A quarter of puppies in the UK are separated from their mothers too early, according to a new Dogs Trust study.
One in four people got their puppies before the advised age of eight weeks old, according to new findings from Dogs Trust’s pioneering dog welfare study ‘Generation Pup’.
Dogs Trust has teamed up with researchers at Bristol University to conduct the study, which follows 1,844 pups across their lifetime to investigate how factors such as environment, social interaction, diet and exercise can impact their development in later life.
The study found that 25% of dog owners got their pups before eight weeks of age, contrary to current advice that puppies should not leave their mothers before eight weeks of age.
It also found that 8% of puppies were acquired without the owner having seen them alongside their mothers, which is also against the advice of UK veterinary organisations and dog welfare charities.
Dogs Trust’s Director of Canine Behaviour and Research, Dr Rachel Casey said: “The recommendation that puppies spend at least eight weeks with their mothers before going off to their new homes is not always followed, as has been shown in this study.Through the Generation Pup study, we can investigate the impact that a range of factors including acquisition before eight weeks of age has on the long-term development of puppies.
“Generation Pup is providing us with huge insights into the early stages of life for puppies and will help us understand how to better advise people who want to get a puppy responsibly and make the best decisions for their long-term health and behaviour. The more puppies that are signed up to the study, the more we will discover about our four-legged friends – if you want to sign your puppy up to be one of 10,000 that we will be following, please visit the website.”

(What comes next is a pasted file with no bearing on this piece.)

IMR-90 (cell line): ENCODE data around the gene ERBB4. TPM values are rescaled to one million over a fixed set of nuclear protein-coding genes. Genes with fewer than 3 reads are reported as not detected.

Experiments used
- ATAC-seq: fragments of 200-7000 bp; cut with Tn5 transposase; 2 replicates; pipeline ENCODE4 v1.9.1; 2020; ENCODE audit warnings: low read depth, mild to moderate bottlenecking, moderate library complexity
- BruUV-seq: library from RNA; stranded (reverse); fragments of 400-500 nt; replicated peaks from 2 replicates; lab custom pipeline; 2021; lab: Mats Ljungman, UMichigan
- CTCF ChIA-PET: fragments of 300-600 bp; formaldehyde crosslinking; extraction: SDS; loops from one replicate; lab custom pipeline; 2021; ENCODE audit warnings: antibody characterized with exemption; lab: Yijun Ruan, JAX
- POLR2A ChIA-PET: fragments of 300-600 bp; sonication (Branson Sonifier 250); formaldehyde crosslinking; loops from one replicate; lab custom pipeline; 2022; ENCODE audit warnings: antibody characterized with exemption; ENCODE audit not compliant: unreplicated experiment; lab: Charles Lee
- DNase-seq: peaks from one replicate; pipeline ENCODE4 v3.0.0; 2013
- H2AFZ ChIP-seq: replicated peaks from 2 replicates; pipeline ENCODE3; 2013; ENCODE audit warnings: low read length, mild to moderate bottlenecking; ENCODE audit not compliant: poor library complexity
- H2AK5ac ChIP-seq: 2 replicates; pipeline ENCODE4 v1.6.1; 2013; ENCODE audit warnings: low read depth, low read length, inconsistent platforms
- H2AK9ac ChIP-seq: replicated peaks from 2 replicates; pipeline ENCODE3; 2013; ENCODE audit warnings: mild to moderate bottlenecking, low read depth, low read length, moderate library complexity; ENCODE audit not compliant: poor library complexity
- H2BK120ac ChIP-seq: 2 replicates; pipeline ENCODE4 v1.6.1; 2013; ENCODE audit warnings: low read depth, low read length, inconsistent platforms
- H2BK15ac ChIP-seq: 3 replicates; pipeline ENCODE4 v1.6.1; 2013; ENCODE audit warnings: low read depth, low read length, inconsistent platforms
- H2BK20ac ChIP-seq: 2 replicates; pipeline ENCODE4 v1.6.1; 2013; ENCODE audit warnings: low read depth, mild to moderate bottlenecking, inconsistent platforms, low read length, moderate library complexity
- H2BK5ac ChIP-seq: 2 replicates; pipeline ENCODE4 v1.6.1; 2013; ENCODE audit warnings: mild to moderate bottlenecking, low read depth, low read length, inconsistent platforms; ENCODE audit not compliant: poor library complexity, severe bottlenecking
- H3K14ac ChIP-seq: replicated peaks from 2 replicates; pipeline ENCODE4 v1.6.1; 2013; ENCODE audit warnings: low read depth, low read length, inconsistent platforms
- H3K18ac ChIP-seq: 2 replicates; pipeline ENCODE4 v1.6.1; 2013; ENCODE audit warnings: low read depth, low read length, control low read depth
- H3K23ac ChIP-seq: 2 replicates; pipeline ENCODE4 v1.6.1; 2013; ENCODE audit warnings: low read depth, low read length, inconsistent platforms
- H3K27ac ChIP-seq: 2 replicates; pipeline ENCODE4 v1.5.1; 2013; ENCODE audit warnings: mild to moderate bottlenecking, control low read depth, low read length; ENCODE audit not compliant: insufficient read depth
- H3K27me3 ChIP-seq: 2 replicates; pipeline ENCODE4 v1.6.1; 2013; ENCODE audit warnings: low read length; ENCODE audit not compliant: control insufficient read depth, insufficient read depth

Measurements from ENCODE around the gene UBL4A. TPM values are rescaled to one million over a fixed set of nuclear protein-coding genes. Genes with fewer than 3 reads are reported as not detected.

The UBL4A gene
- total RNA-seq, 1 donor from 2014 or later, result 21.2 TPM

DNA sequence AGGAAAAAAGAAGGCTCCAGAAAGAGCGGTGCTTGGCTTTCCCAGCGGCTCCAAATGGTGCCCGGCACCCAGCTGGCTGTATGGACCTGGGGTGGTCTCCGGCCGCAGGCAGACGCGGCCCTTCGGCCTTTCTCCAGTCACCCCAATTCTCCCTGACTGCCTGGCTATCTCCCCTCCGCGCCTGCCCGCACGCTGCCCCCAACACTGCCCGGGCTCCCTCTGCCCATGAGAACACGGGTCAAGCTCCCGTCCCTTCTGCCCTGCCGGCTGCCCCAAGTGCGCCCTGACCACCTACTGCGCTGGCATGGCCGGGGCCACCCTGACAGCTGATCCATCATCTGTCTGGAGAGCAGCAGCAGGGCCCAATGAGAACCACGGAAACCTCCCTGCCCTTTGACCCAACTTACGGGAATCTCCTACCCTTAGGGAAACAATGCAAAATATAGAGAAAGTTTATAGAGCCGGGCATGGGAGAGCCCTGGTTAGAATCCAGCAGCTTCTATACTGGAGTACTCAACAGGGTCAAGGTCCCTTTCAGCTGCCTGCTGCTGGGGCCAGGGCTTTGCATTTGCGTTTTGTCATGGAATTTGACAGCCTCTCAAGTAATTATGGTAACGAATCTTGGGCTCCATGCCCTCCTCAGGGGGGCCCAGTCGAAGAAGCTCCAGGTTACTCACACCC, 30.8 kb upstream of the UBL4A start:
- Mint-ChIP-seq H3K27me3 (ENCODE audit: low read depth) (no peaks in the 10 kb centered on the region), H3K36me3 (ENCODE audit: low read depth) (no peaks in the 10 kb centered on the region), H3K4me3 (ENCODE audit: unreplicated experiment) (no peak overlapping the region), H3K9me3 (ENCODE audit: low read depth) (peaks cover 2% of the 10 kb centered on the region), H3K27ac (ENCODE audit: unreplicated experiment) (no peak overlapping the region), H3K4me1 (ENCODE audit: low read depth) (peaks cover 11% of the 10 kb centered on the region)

Professor Toby Knowles, at the Bristol Veterinary School and a member of the Generation Pup team, added: “We’re excited to be able to work with Dogs Trust as part of this ground-breaking study. These are the first of many more insightful findings that we hope will be revealed from Generation Pup.
“We echo the call from Dogs Trust for dog owners to consider joining the study if they have or are soon to get a new puppy. The greater the number of dogs, and the range of breeds that take part, the more we can do to improve dogs’ lives.”
To take part in the Generation Pup study, puppies need to be under 16 weeks of age, and registered with owners living in the UK or Republic of Ireland.
For more information visit www.generationpup.ac.uk